This came in the stack of new singles from Paul at the Mammoth Cave, who is busily documenting a pretty amazing sounding scene from up North, including their latest single form The Famines.
I love this black and white aesthetic Mammoth Cave has going on these and this newspaper looking cover is great. It's actually an article from George Orwell about politics and the English language, mostly railing against the decline of grammar and how basically if you can't even use standard rules to communicate then basically whatever you're talking about starts out at a disadvantage...I think? it was pretty long, and printed really tiny after having been xeroxed so, I was filling in the dots.
The Famines, like any two piece, start out with very little to work with to make an impression of even a melody. But these self imposed restrictions often create rules to constantly fight against. Out of necessity they're making a hell of a noise, in 'Syllable' the guitar rhythm and drums are completely divorced from each other, then the vocal delivery is off on it's own clock...how Garrett is managing to keep these two separate melodies going is really his own, it isn't easy to follow.
The impressive thing about any massively blown out sound like this is the seemingly infinite amount of expression in recording imperfectly. Does is sound like Ty Segall, Thee Oh Sees, Tyvek? In ways, but not really at the same time. Is it all overdriven in the red with a steady layer of fuzz coating the whole thing? Well.....yea.
I think what probably is offending everyone when the term 'lo-fi' is even mentioned is that it applies to such a wide reaching diverse cross section of bands...does it need to be broken down further into subcategories? That seems to always be the solution. The point is that doesn't describe what's happening musically...you might as well tell me about the microphones and drum kit...all of that can be useful, but it's a tiny part of the picture...how the fuck does it come together? What are they getting at?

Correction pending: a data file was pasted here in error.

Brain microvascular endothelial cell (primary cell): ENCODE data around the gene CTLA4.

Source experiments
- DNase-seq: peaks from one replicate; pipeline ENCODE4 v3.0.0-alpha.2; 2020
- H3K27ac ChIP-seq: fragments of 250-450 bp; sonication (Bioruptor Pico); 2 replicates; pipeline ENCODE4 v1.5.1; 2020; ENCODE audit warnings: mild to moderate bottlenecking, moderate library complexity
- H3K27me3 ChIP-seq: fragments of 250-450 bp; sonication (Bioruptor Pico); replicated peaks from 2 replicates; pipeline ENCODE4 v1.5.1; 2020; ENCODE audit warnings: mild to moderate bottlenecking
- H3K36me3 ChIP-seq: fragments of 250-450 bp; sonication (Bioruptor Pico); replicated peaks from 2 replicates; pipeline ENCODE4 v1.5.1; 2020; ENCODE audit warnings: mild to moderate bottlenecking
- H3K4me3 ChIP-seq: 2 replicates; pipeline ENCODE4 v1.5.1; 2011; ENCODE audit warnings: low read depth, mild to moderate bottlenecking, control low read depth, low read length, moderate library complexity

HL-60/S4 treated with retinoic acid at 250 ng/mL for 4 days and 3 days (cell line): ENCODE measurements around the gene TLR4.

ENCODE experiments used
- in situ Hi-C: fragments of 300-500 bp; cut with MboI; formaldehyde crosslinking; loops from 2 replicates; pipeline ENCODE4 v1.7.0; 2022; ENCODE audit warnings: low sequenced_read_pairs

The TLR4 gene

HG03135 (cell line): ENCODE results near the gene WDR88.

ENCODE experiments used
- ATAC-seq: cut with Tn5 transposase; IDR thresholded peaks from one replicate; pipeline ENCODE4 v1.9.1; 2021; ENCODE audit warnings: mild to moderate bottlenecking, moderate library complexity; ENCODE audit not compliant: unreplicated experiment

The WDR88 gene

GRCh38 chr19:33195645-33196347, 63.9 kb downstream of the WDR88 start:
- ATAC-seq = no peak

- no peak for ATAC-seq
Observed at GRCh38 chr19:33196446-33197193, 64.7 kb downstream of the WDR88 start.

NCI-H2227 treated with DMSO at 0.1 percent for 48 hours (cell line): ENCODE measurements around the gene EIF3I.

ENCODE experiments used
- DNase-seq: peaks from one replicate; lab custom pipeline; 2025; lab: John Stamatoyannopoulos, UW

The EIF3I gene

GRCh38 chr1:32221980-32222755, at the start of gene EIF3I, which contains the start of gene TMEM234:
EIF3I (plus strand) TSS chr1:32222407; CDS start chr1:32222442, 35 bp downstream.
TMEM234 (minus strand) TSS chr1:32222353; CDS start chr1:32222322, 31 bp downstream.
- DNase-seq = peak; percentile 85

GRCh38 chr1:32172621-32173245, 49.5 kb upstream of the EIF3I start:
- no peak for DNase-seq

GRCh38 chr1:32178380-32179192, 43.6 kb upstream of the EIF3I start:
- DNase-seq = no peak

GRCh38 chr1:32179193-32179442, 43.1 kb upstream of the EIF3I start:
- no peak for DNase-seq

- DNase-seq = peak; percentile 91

'Got Lies', the B-Side is not blues so much as maybe it's rooted in the Kinks, that once removed reinterpreted sound. I'm tempted to think this of this one as a sort of punk velvet underground. It's got those droning chords, especially in the second refrain, it's almost a bowed sitar sound? But maybe that comes from again connecting those dots between peaks of sound waves. Sounds have a weird way of changing at these volumes. This track is insanely complex while still being a straight up catchy melodic song. The transition between a sort of punk rockabilly down to the acapella vocals and tom solo involves numerous free form steps that can only be played by a tight two piece like this.
That moment when it's just Garrett alone singing for a minute with the hum of an amp in the background is just one of those great moments they, (and I) appreciate for just a second. they have that restraint to work at melody and structure this way. It's surprising and stays grounded in previous eras sounds but turning into something else.
It's the reason for a B-Side on a single, they get outside the box for a second.
I like the idea that they are recording so loud because of the quiet moments like that. So when it picks up again of course it's peaking and blown out, it's doing it's job of being that foil to the quiet dark verse. It's all delivered with just the right amount of echo that bounces off itself so you can only vaguely infer there's some kind of fucked up situation with a girl going on.
Get it from Mammoth Cave, the Famines sound bad ass based on the other stuff on their website, these sound like a departure from some of the tracks I heard, but I can see why you'd put this on a sweet, sweet seven inch.
And god damn it if they don't include a download card....I guess I'm going to have to look into doing that for my single, because it's freaking convenient...christ, more technology B.S. to possibly go wrong.